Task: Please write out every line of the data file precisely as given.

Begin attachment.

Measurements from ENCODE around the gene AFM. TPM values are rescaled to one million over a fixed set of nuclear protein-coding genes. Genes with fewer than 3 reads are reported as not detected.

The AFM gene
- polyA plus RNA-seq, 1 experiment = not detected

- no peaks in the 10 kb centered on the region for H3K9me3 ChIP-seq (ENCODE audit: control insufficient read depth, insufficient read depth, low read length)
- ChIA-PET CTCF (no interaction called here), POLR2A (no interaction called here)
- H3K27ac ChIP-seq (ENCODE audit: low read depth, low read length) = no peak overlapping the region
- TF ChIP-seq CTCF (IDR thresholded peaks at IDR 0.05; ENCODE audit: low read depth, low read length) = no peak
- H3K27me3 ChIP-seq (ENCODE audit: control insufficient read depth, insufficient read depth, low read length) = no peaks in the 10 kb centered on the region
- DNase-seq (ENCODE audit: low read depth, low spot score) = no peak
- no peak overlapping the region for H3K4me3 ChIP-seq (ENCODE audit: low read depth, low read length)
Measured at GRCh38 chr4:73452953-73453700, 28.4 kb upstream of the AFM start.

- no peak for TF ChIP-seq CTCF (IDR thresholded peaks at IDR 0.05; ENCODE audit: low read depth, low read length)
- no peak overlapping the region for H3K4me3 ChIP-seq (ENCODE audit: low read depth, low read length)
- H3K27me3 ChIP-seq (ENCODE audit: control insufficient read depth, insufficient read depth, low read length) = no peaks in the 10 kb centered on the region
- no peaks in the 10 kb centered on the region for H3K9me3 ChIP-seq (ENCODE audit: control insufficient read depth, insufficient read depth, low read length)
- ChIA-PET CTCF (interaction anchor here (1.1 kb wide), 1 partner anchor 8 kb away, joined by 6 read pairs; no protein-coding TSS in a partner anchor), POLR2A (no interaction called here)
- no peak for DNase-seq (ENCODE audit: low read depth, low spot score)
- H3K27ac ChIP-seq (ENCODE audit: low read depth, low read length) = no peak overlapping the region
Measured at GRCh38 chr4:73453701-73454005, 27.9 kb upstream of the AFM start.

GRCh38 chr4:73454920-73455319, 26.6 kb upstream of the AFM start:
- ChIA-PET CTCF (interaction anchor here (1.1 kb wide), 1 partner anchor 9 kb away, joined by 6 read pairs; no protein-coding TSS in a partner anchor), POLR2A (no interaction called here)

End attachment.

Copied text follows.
Measurements from ENCODE around the gene AFM. TPM values are rescaled to one million over a fixed set of nuclear protein-coding genes. Genes with fewer than 3 reads are reported as not detected.

The AFM gene
- polyA plus RNA-seq, 1 experiment = not detected

- no peaks in the 10 kb centered on the region for H3K9me3 ChIP-seq (ENCODE audit: control insufficient read depth, insufficient read depth, low read length)
- ChIA-PET CTCF (no interaction called here), POLR2A (no interaction called here)
- H3K27ac ChIP-seq (ENCODE audit: low read depth, low read length) = no peak overlapping the region
- TF ChIP-seq CTCF (IDR thresholded peaks at IDR 0.05; ENCODE audit: low read depth, low read length) = no peak
- H3K27me3 ChIP-seq (ENCODE audit: control insufficient read depth, insufficient read depth, low read length) = no peaks in the 10 kb centered on the region
- DNase-seq (ENCODE audit: low read depth, low spot score) = no peak
- no peak overlapping the region for H3K4me3 ChIP-seq (ENCODE audit: low read depth, low read length)
Measured at GRCh38 chr4:73452953-73453700, 28.4 kb upstream of the AFM start.

- no peak for TF ChIP-seq CTCF (IDR thresholded peaks at IDR 0.05; ENCODE audit: low read depth, low read length)
- no peak overlapping the region for H3K4me3 ChIP-seq (ENCODE audit: low read depth, low read length)
- H3K27me3 ChIP-seq (ENCODE audit: control insufficient read depth, insufficient read depth, low read length) = no peaks in the 10 kb centered on the region
- no peaks in the 10 kb centered on the region for H3K9me3 ChIP-seq (ENCODE audit: control insufficient read depth, insufficient read depth, low read length)
- ChIA-PET CTCF (interaction anchor here (1.1 kb wide), 1 partner anchor 8 kb away, joined by 6 read pairs; no protein-coding TSS in a partner anchor), POLR2A (no interaction called here)
- no peak for DNase-seq (ENCODE audit: low read depth, low spot score)
- H3K27ac ChIP-seq (ENCODE audit: low read depth, low read length) = no peak overlapping the region
Measured at GRCh38 chr4:73453701-73454005, 27.9 kb upstream of the AFM start.

GRCh38 chr4:73454920-73455319, 26.6 kb upstream of the AFM start:
- ChIA-PET CTCF (interaction anchor here (1.1 kb wide), 1 partner anchor 9 kb away, joined by 6 read pairs; no protein-coding TSS in a partner anchor), POLR2A (no interaction called here)